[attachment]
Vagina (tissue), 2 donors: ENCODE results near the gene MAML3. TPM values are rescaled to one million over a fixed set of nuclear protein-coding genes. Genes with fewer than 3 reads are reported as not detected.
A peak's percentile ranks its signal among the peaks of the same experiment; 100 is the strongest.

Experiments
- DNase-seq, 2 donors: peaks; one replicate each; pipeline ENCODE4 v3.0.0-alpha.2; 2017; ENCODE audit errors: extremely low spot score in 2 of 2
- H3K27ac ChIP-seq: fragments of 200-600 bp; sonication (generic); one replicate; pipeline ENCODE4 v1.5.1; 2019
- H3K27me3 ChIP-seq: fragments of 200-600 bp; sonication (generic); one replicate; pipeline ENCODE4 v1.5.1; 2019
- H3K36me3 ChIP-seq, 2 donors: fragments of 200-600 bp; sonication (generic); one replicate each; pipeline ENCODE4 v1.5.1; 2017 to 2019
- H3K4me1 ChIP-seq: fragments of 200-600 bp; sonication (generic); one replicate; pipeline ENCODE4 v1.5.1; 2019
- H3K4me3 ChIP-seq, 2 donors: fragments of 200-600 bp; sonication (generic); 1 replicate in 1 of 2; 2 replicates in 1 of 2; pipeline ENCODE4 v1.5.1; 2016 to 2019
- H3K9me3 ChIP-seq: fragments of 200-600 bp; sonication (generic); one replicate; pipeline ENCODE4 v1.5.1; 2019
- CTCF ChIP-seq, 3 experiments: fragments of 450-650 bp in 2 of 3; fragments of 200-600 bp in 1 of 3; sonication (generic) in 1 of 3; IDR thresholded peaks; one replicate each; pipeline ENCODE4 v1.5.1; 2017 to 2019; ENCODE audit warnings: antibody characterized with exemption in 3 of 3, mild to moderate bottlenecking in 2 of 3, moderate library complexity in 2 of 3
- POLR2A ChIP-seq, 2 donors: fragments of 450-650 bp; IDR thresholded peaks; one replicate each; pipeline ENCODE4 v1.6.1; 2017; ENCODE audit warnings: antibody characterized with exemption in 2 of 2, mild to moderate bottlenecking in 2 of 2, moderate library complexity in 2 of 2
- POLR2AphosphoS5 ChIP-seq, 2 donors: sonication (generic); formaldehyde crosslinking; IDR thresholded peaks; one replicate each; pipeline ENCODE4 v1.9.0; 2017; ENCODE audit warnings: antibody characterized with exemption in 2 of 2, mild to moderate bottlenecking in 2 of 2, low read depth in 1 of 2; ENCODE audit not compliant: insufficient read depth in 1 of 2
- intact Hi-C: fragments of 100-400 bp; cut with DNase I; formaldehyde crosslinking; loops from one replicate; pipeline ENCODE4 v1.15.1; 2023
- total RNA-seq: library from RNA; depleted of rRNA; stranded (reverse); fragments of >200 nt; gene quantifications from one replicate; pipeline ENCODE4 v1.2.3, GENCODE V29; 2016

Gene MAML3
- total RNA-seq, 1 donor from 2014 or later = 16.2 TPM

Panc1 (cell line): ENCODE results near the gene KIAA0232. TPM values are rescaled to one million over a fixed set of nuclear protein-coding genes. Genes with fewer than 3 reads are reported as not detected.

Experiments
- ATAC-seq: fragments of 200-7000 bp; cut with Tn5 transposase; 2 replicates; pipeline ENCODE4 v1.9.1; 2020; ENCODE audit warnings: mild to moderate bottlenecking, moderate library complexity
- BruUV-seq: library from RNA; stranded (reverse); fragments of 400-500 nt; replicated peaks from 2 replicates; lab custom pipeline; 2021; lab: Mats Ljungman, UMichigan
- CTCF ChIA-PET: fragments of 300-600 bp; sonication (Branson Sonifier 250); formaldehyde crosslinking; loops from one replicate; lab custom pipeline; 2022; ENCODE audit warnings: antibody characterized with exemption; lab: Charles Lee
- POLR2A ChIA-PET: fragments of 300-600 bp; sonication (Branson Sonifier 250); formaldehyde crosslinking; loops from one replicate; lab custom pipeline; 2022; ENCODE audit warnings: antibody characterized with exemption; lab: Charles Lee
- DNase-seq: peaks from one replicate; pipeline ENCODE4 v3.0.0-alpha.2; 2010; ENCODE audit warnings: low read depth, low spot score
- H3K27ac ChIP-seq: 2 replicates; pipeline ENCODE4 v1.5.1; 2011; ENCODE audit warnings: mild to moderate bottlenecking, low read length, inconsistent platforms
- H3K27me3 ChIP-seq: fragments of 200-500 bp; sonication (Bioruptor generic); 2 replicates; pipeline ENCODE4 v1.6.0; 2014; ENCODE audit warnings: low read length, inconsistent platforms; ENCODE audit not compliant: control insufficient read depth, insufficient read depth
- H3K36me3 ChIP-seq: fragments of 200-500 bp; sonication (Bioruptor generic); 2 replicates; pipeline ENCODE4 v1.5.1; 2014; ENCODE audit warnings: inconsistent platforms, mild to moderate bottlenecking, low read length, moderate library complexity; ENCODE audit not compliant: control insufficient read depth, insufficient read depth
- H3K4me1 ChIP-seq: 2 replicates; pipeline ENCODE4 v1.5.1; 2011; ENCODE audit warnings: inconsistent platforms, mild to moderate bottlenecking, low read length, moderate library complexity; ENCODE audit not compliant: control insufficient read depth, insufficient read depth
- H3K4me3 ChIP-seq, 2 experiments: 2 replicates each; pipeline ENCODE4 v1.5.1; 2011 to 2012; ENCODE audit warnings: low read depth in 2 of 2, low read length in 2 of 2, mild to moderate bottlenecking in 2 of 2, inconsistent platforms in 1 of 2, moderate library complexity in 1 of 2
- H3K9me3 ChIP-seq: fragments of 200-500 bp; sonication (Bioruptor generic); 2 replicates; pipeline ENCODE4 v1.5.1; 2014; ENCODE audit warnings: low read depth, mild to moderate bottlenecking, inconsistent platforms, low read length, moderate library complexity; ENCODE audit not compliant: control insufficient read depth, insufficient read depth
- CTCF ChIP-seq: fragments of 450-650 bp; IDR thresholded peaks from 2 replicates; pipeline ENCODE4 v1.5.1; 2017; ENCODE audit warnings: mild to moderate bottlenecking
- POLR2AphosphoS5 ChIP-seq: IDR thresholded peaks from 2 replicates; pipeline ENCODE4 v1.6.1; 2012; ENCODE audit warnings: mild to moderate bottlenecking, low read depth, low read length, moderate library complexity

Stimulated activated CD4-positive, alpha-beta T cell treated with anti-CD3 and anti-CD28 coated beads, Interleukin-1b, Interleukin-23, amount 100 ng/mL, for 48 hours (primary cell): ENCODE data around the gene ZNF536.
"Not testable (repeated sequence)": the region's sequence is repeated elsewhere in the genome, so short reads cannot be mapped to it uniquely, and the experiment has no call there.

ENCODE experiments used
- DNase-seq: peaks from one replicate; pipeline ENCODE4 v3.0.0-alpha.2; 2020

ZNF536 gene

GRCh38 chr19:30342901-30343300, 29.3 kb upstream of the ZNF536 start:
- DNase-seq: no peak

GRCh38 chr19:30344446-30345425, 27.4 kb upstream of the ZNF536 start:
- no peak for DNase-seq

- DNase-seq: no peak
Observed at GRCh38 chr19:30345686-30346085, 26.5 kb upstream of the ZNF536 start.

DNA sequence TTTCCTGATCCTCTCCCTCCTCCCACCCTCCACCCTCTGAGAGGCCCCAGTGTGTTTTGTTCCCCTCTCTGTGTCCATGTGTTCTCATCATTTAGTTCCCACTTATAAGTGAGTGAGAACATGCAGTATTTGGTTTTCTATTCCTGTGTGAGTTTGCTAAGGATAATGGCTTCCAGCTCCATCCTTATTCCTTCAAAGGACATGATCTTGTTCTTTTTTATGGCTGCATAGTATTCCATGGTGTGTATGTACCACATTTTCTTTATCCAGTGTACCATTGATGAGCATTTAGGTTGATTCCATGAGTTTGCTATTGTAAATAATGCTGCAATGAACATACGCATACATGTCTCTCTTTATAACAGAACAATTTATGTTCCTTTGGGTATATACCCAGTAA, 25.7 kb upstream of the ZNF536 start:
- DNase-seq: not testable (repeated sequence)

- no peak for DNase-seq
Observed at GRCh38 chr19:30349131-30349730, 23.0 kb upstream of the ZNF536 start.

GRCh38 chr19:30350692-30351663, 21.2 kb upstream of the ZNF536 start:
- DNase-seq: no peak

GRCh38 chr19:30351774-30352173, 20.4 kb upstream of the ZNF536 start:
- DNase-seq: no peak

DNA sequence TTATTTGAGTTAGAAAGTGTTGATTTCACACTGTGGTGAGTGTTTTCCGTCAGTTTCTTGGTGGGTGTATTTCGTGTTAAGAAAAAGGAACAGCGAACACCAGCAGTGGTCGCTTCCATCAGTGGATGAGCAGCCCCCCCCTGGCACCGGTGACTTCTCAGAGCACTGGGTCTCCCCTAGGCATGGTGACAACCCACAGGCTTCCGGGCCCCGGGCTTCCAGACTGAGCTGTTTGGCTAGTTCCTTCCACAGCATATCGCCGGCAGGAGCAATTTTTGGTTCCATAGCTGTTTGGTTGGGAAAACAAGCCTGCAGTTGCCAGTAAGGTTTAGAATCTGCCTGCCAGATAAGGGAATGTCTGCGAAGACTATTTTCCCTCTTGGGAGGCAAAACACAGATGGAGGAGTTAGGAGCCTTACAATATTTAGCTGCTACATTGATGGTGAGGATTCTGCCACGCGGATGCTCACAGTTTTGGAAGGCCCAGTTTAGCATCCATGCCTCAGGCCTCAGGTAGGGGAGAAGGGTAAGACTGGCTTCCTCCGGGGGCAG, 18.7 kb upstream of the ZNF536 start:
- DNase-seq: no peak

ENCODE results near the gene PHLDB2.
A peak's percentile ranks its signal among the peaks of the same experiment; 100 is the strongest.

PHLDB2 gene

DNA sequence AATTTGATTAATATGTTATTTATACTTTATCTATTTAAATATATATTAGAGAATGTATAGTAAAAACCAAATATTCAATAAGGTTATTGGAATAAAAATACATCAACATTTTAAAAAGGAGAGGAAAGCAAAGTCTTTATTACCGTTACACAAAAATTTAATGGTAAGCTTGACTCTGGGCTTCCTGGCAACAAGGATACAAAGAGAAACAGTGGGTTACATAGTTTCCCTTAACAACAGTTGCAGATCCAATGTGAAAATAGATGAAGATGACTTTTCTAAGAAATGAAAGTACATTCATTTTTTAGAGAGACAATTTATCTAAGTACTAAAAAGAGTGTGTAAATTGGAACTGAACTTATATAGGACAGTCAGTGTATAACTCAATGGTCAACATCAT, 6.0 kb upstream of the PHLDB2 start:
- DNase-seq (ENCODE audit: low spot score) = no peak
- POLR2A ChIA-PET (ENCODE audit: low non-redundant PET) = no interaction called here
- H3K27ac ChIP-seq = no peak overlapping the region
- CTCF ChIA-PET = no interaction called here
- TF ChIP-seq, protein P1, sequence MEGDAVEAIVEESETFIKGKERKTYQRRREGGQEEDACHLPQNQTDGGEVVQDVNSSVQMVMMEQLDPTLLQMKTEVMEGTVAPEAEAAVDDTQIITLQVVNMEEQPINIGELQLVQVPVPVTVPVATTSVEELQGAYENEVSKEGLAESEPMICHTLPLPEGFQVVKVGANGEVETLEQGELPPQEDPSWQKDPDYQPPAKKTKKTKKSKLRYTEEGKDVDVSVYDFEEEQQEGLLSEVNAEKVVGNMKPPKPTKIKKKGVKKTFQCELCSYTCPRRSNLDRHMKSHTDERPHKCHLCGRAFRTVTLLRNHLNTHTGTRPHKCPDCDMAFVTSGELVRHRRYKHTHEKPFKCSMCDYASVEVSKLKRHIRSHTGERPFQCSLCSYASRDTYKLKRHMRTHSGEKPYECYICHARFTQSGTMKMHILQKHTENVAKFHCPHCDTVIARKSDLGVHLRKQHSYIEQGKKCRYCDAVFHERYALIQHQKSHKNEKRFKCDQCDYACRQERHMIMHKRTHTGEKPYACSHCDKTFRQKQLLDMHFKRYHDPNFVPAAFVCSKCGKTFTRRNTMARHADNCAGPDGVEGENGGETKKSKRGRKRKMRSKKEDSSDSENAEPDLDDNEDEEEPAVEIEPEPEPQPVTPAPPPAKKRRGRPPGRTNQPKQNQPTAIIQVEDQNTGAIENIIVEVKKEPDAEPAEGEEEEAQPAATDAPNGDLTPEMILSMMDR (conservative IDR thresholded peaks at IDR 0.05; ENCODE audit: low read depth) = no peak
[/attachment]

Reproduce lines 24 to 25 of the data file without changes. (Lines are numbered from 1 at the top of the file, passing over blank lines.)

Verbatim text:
- DNase-seq: peaks from one replicate; pipeline ENCODE4 v3.0.0-alpha.2; 2010; ENCODE audit warnings: low read depth, low spot score
- H3K27ac ChIP-seq: 2 replicates; pipeline ENCODE4 v1.5.1; 2011; ENCODE audit warnings: mild to moderate bottlenecking, low read length, inconsistent platforms